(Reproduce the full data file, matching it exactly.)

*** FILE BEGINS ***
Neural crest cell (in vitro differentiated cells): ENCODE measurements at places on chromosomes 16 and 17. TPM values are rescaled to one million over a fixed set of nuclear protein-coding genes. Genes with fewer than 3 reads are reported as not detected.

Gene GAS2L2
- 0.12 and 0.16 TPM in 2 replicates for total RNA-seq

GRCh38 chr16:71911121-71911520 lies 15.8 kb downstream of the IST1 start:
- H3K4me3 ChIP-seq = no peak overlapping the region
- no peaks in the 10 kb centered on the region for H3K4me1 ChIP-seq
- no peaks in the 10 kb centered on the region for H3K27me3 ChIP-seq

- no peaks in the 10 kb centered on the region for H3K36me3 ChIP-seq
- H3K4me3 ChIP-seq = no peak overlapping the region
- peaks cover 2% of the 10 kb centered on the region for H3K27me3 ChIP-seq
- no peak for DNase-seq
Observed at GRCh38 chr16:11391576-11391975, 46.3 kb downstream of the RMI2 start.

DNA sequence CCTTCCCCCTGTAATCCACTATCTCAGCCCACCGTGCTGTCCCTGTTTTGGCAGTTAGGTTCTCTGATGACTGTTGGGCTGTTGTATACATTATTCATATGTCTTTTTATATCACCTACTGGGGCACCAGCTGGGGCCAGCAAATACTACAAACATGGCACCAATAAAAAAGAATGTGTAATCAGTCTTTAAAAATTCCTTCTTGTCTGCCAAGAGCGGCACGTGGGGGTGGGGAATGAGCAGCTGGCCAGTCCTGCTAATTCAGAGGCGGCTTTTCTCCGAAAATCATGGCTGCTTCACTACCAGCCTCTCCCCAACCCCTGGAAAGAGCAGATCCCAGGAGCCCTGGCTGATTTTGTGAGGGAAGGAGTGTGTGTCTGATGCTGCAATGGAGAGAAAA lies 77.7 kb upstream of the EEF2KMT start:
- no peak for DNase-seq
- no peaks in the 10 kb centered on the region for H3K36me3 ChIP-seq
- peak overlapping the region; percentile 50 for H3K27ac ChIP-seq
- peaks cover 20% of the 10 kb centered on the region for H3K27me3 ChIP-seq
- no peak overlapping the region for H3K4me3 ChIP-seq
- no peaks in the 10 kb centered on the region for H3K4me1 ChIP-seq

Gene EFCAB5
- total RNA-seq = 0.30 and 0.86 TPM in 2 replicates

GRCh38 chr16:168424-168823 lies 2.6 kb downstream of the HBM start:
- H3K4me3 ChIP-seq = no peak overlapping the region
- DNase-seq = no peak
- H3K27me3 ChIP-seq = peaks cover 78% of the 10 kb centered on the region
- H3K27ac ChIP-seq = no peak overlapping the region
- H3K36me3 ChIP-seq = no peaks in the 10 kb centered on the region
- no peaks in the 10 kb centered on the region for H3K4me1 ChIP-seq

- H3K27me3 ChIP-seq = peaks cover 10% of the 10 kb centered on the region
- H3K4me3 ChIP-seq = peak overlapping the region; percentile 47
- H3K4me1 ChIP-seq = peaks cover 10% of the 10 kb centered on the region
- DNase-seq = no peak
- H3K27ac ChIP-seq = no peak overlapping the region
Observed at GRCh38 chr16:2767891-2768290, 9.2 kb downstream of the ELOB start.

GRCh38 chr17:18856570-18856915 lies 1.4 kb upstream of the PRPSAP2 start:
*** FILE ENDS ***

Neural crest cell (in vitro differentiated cells): ENCODE measurements at places on chromosomes 16 and 17. TPM values are rescaled to one million over a fixed set of nuclear protein-coding genes. Genes with fewer than 3 reads are reported as not detected.

Gene GAS2L2
- 0.12 and 0.16 TPM in 2 replicates for total RNA-seq

GRCh38 chr16:71911121-71911520 lies 15.8 kb downstream of the IST1 start:
- H3K4me3 ChIP-seq = no peak overlapping the region
- no peaks in the 10 kb centered on the region for H3K4me1 ChIP-seq
- no peaks in the 10 kb centered on the region for H3K27me3 ChIP-seq

- no peaks in the 10 kb centered on the region for H3K36me3 ChIP-seq
- H3K4me3 ChIP-seq = no peak overlapping the region
- peaks cover 2% of the 10 kb centered on the region for H3K27me3 ChIP-seq
- no peak for DNase-seq
Observed at GRCh38 chr16:11391576-11391975, 46.3 kb downstream of the RMI2 start.

DNA sequence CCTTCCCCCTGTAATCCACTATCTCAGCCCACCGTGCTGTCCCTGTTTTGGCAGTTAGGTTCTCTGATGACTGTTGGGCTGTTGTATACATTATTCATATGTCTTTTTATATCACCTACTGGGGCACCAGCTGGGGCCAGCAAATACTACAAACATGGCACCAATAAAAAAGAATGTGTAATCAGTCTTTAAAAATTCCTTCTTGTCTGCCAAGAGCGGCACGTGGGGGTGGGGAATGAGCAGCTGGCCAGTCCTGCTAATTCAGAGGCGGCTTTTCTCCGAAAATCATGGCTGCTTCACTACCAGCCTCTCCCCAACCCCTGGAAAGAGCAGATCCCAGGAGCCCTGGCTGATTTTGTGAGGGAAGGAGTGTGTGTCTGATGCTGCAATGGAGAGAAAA lies 77.7 kb upstream of the EEF2KMT start:
- no peak for DNase-seq
- no peaks in the 10 kb centered on the region for H3K36me3 ChIP-seq
- peak overlapping the region; percentile 50 for H3K27ac ChIP-seq
- peaks cover 20% of the 10 kb centered on the region for H3K27me3 ChIP-seq
- no peak overlapping the region for H3K4me3 ChIP-seq
- no peaks in the 10 kb centered on the region for H3K4me1 ChIP-seq

Gene EFCAB5
- total RNA-seq = 0.30 and 0.86 TPM in 2 replicates

GRCh38 chr16:168424-168823 lies 2.6 kb downstream of the HBM start:
- H3K4me3 ChIP-seq = no peak overlapping the region
- DNase-seq = no peak
- H3K27me3 ChIP-seq = peaks cover 78% of the 10 kb centered on the region
- H3K27ac ChIP-seq = no peak overlapping the region
- H3K36me3 ChIP-seq = no peaks in the 10 kb centered on the region
- no peaks in the 10 kb centered on the region for H3K4me1 ChIP-seq

- H3K27me3 ChIP-seq = peaks cover 10% of the 10 kb centered on the region
- H3K4me3 ChIP-seq = peak overlapping the region; percentile 47
- H3K4me1 ChIP-seq = peaks cover 10% of the 10 kb centered on the region
- DNase-seq = no peak
- H3K27ac ChIP-seq = no peak overlapping the region
Observed at GRCh38 chr16:2767891-2768290, 9.2 kb downstream of the ELOB start.

GRCh38 chr17:18856570-18856915 lies 1.4 kb upstream of the PRPSAP2 start: